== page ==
Student Activist: People concerned about blatant regime brutality

Feb 11, 20100 comments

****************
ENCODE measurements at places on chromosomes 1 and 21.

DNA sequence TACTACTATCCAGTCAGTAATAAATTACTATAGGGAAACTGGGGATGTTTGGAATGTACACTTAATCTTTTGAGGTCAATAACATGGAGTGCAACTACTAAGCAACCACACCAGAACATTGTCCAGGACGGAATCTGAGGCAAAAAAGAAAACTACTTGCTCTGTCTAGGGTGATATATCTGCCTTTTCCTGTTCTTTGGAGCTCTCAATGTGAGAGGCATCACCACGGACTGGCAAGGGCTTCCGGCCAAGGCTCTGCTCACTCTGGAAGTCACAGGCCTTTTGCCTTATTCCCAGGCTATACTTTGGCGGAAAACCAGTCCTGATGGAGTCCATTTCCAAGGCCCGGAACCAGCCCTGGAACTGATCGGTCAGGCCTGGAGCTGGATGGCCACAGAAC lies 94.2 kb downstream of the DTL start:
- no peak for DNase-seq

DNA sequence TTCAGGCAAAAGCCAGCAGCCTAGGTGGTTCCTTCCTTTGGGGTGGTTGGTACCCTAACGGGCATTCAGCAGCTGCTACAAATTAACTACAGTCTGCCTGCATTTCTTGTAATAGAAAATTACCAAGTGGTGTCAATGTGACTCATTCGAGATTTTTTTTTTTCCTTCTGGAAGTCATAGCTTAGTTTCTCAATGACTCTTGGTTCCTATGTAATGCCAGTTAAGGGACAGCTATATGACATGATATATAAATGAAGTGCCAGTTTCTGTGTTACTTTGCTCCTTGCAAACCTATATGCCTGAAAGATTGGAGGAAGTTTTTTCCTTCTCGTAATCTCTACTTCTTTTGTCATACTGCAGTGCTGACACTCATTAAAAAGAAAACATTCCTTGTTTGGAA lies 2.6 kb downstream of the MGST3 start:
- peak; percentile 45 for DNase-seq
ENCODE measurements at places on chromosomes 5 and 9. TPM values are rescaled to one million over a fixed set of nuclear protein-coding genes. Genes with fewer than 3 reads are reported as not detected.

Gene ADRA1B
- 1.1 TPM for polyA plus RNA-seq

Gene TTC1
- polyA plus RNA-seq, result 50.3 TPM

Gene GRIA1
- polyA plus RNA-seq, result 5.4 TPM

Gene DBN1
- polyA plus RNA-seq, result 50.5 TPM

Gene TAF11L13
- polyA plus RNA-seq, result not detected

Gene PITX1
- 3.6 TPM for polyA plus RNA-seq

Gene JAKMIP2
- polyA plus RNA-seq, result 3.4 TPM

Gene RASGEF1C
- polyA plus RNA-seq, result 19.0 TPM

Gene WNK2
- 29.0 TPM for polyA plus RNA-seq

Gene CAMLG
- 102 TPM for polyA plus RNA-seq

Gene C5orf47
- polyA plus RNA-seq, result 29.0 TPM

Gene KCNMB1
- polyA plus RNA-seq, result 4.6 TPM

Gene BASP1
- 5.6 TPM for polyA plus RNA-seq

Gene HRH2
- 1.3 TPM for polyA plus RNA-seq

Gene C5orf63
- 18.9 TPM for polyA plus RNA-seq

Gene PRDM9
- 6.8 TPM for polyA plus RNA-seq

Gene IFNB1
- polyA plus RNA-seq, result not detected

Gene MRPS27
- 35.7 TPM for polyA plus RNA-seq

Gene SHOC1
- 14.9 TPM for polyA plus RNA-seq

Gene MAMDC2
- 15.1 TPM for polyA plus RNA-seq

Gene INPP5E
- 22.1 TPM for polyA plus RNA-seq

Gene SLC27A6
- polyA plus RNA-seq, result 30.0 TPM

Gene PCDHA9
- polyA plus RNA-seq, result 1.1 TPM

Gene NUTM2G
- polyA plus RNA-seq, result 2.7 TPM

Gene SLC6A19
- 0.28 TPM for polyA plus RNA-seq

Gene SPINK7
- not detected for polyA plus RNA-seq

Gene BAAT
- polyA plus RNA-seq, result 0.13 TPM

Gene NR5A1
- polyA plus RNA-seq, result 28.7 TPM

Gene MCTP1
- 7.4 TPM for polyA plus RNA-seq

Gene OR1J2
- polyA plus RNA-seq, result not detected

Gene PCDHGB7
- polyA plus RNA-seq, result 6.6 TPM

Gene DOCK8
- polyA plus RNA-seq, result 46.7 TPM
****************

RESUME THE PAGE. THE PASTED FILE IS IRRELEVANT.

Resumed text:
Only 24 hours before the February 11, 2010 celebration of the Islamic Revolution of 1979, a student activist and member of Daftar-e Tahkim-e Vahdat told International Campaign for Human Rights in Iran that over the past few days, fear has enveloped Tehran streets. He said recent arrests by security forces–especially among university students– have been aimed to reduce their participation in the social arena. Referring to recent arrests of student activists, he told the Campaign that students are preoccupied with the arrests these days and the arrests are so widespread that they have even engulfed the lowest levels of political and social activists among university students. He described the social air of the past few days for us. This interview follows below: On the threshold of 22 Bahman (February 11, 2010), many arrests have taken place. How do you see these student arrests which are mostly without cause or crime? How do you view the violations of these students’ human rights in different areas? The first answer that comes to my mind is the air of fear among people. I think this fear is not merely a result of the arrests, but the fear that is ruling the streets. Over the past few days, on Tehran streets we have been witnessing a proliferation of Basij checkpoints again. Arrests related to Ashura protests continue, as well. After witnessing that the violent crackdowns, unprecedented over the past decade, have not caused people to retreat, and seeing that the opposition leaders (former presidential hopefuls) know the rules to this game and seeing their resolve not to give up on their pursuit of people’s rights, the regime is using all its power to keep its post-Ashura policies alive in order to reduce people’s attendance to the lowest level possible. Prior to the February 11, 2010 ceremonies, they have been arresting several activists in order to create fear and to reduce the effectiveness of the students. It is not too far fetched today to consider being arrested. The only goal the regime has is to reduce these activities. Students are good in analysis and their thought process could be very effective and enlightening. Regarding the students’ rights, I should mention a few points. First is that many people arrested around Ashura are still in prison. None of them have been released yet. Ten or twelve students from each of the Amir Kabir Polytechnic and Sharif Universities have been arrested and a few have received heretics (“moharebeh”) sentences. They have not been able to participate in exams and have not been able to register for the new term. In a concerted effort, the universities who are responsible for looking into the condition of these students, are attempting to add to the case files against these students. We do not know about the conditions of several of our classmates. We are concerned about their detention location and their conditions and we would like to ask the regime some questions about them. How do you see the social atmosphere today, 24 hours before 22 Bahman? What is it like at the university? Over the past few days, people have been very involved in writing graffiti slogans on Tehran walls. Every morning Tehran Municipality workers who have been made to work overtime try to clean the green paint sprayed over freeway signs and main city streets. This means that there is a lot of positive activity in anticipation of the 22 Bahman protests. But what is the most important thing of all is that people are fearful about the escalation of violence. People are risking their lives to come to streets, and they are concerned about one thing and that is the blatant violence the regime has employed. We are past guns and sticks and getting beaten up by the ruthless suppressive forces. They are now crossing over protesters in cars without mercy, making passage over Iranian youths’ bodies. There is an irony in calling the armored vehicles “vehicles of suppression,” because that is how we can also refer to the regime itself, “a vehicle of suppression.” In the end, I believe people will show up in large numbers and with a lot of energy, showing once more that they are after their votes and this would neutralize the suppression vehicles, because violence is not effective in confronting people’s civil and peaceful movement. But you think that the arrests have created fear among the students? Do student activists come to classes? Yes, they come to their classes freely. Fortunately, student activists are not afraid of arrests, knowing that they may be arrested on the street or just as they leave the campus. When there is lawlessness, what can they do? Source: